New research reveals the severe mental health problems experienced by men and women trafficked to the UK for sexual exploitation, domestic servitude and forced labour, including high levels of depression, anxiety and post-traumatic stress disorder (PTSD).
The study, led by King's College London and the London School of Hygiene & Tropical Medicine, found that of 150 people trafficked to the UK from more than 30 different countries, nearly 80 per cent of women and 40 per cent of men reported high levels of depression, anxiety or PTSD.
Human trafficking is the recruitment and movement of people, by deception and coercion, for the purposes of exploitation. The UK Home Office has estimated that in 2013 there were between 10,000 and 13,000 trafficked people in the UK, including people trafficked for forced sex work, domestic servitude, and labour exploitation. Recent estimates suggest that almost 21 million people worldwide are in situations of forced labour as a result of human trafficking.
Previous research has focused on trafficking in low and middle-income countries, whereas this study - published today in the American Journal of Public Health (AJPH) - is the first in a high-income setting to investigate the serious abuses experienced by trafficked men and women and the severe mental health impact experienced by survivors.
The researchers coordinated with a range of post-trafficking support services across the UK, including voluntary organisations, hospitals and local authorities. Interviews were carried out between June 2013 and December 2014 with survivors of trafficking who were in contact with these services.
The study found that women were most often trafficked for sexual exploitation or domestic servitude, and nearly 80 per cent of them reported high levels of depression, anxiety or PTSD 16 months (on average) after escaping trafficking.
Over four-fifths of men were trafficked for labour exploitation, working in agriculture, construction and car washing, and 40 per cent of them reported high levels of depression, anxiety or PTSD.
Forced sex while trafficked was reported by 66 per cent of women, including over half of those trafficked for domestic servitude, indicating that even women who were not trafficked for the purpose of sexual exploitation were still being forced to have sex.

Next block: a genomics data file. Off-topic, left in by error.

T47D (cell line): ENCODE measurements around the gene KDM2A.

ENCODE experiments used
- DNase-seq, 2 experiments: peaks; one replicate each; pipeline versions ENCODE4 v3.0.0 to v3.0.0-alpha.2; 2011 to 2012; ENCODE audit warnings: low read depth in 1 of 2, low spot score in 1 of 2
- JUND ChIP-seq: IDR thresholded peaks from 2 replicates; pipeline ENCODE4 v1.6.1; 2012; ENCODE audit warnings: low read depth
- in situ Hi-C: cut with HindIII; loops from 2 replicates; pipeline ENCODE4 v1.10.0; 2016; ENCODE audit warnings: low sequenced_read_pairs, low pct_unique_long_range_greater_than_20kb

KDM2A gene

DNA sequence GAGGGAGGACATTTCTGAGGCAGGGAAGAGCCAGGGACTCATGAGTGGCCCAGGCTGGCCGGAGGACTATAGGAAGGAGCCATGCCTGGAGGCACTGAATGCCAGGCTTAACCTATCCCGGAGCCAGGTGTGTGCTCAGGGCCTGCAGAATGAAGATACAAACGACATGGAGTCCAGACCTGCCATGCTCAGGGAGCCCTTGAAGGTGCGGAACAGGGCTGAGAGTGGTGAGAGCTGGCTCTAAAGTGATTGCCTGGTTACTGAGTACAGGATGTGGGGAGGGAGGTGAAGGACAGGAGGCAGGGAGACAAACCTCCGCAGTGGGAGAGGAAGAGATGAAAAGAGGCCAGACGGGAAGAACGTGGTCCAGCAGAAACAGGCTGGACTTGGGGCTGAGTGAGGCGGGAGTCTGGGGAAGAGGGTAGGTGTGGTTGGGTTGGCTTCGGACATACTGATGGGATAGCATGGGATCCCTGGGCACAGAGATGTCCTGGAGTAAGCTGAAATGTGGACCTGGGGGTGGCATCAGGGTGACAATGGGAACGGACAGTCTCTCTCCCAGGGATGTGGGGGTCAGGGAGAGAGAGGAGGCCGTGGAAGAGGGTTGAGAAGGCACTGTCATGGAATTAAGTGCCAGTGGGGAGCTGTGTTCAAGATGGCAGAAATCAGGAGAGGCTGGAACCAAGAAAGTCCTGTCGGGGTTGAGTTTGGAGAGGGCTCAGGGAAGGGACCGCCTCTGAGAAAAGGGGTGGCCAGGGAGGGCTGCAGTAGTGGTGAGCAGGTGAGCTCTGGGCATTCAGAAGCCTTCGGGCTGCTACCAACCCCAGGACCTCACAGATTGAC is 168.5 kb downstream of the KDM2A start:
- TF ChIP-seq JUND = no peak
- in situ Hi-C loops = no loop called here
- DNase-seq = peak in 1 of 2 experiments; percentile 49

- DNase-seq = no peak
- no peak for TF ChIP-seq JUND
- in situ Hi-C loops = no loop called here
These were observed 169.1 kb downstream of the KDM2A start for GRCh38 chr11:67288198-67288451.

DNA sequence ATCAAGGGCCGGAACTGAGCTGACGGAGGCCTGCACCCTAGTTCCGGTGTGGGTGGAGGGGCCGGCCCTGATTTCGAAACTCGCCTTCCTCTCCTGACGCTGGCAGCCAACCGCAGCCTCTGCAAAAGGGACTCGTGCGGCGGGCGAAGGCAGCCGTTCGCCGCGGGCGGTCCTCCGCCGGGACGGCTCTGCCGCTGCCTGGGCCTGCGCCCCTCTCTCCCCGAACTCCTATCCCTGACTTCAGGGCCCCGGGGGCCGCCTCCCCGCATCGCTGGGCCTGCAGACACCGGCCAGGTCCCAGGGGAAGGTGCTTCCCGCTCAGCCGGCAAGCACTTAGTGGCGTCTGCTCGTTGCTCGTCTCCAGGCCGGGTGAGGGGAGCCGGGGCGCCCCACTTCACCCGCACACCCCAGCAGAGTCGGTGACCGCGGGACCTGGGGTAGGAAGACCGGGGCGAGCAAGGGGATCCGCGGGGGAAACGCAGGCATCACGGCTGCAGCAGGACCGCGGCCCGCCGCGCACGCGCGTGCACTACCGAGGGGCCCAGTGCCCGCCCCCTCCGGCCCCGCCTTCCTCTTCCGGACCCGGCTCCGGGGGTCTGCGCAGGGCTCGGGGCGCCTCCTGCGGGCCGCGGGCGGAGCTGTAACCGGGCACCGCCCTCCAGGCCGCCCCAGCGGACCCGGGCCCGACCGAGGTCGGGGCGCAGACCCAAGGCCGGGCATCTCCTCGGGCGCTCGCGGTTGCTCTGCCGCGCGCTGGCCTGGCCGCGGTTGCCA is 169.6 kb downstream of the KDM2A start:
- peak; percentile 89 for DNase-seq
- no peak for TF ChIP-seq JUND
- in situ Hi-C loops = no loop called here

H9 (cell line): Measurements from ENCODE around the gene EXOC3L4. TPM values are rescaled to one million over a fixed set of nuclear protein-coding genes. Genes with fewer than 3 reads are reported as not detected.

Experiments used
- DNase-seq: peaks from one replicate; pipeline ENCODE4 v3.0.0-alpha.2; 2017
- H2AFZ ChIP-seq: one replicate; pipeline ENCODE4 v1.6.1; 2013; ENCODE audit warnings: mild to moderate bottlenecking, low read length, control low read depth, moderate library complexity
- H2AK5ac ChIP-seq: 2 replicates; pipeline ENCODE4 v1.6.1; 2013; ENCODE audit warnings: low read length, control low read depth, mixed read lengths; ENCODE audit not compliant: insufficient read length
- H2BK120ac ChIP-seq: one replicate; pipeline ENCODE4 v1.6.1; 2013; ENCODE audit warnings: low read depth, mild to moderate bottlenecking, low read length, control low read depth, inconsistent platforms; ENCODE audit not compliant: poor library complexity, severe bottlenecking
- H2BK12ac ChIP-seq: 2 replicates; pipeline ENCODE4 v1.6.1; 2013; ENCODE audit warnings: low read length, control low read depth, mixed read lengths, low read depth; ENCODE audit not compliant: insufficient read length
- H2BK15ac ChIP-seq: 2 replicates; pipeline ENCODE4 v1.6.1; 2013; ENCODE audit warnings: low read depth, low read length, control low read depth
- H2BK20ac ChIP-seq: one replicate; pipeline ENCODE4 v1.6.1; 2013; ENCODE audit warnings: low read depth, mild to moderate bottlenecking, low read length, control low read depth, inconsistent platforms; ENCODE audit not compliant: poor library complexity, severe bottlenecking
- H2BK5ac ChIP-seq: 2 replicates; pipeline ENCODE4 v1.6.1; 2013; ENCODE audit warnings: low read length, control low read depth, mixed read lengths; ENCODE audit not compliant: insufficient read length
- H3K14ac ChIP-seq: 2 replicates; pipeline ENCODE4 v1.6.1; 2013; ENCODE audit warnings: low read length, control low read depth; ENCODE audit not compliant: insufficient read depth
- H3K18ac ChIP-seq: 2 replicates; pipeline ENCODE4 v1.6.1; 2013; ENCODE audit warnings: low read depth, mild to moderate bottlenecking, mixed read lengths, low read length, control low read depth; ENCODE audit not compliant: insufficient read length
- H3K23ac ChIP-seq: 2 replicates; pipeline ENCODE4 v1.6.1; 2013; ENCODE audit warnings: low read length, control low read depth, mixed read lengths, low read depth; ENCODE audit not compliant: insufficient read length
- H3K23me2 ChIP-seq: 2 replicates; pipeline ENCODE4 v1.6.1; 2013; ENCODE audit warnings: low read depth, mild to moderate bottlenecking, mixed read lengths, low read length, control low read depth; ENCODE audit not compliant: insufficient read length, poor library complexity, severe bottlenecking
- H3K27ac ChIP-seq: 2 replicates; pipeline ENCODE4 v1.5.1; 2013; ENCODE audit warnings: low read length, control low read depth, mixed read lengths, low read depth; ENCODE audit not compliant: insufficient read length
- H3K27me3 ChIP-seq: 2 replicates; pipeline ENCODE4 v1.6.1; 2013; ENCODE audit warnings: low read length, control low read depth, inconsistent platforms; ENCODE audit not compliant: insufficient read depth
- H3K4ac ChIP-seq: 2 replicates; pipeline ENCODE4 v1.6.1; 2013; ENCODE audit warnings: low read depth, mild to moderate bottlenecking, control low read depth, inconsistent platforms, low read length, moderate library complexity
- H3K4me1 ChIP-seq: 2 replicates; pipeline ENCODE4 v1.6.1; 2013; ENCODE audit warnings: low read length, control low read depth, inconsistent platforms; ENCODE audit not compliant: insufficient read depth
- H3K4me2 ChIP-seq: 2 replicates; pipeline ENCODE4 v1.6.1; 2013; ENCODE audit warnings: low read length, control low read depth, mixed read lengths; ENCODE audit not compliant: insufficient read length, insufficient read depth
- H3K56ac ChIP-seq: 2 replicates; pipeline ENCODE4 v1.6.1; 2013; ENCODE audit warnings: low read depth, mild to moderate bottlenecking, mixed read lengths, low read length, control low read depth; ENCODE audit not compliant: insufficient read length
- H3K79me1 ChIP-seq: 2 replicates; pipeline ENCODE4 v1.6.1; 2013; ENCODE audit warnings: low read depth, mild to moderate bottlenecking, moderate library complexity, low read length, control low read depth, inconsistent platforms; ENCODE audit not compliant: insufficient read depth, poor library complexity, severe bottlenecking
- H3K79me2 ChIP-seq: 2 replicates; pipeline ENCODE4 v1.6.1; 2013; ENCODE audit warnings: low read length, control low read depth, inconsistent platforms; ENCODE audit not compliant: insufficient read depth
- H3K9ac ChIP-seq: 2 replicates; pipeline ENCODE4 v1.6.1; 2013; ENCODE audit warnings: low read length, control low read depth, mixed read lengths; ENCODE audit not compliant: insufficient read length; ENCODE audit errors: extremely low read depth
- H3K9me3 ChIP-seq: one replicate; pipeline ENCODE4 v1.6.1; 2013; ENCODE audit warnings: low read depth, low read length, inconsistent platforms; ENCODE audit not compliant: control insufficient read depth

Dr Siân Oram, lead author of the study from the Institute of Psychiatry, Psychology & Neuroscience (IoPPN) at King's College London, said: 'Although it is very difficult to estimate the true scale of human trafficking, we know that it is a huge, global problem.
'Even after escaping trafficking, the large majority of people in our sample reported that they were still afraid of their traffickers. It is crucial, therefore, that the immediate safety of survivors is taken into consideration when planning the type of support required.'
Dr Oram added: 'Because of the clear evidence that human trafficking has devastating and long-lasting effects on mental health, there is an urgent need for evidence on the effectiveness of psychological therapies and treatments to support this highly vulnerable population.'
Dr Cathy Zimmerman, study co-investigator from the London School of Hygiene & Tropical Medicine, said: 'The key message of our findings is quite simple: human trafficking or modern slavery is a crime that does not discriminate. It damages the physical and psychological health of men and women exploited in many different labour sectors. The NHS has a key role to play in helping trafficked people to recover from their ordeal, and in the UK response to human trafficking.'
The report is independent research commissioned and funded by the Department of Health Policy Research Programme. The views expressed in the publication are those of the author(s) and not necessarily those of the Department of Health.
American Journal of Public Health